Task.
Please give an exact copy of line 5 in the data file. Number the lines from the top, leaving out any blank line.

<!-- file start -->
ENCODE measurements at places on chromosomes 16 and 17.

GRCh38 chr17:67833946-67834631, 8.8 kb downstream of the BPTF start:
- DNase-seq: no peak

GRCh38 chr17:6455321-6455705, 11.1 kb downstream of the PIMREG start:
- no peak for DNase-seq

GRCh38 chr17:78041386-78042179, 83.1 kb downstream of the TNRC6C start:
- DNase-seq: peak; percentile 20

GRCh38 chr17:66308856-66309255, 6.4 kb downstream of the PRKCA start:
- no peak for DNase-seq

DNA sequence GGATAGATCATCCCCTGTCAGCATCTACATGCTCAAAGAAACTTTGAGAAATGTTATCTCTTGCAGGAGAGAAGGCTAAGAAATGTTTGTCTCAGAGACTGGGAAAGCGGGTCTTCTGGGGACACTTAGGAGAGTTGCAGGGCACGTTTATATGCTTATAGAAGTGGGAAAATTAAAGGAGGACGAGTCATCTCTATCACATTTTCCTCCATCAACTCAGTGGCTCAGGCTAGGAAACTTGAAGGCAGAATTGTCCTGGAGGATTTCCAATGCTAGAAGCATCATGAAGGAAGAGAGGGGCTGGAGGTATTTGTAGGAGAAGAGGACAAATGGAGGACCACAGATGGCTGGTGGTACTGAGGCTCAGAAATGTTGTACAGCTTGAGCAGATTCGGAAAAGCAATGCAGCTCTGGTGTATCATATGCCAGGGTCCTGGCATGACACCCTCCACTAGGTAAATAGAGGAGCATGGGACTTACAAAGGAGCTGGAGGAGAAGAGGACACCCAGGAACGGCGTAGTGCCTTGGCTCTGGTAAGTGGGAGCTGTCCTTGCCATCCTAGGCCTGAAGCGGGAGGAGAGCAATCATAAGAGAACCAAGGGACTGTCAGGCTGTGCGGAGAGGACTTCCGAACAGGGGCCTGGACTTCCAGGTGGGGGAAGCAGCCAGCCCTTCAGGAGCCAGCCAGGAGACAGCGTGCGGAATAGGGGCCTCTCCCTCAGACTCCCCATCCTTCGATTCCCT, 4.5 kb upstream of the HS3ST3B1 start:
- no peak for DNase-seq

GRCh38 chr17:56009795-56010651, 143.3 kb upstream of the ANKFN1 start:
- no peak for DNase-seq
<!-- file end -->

- no peak for DNase-seq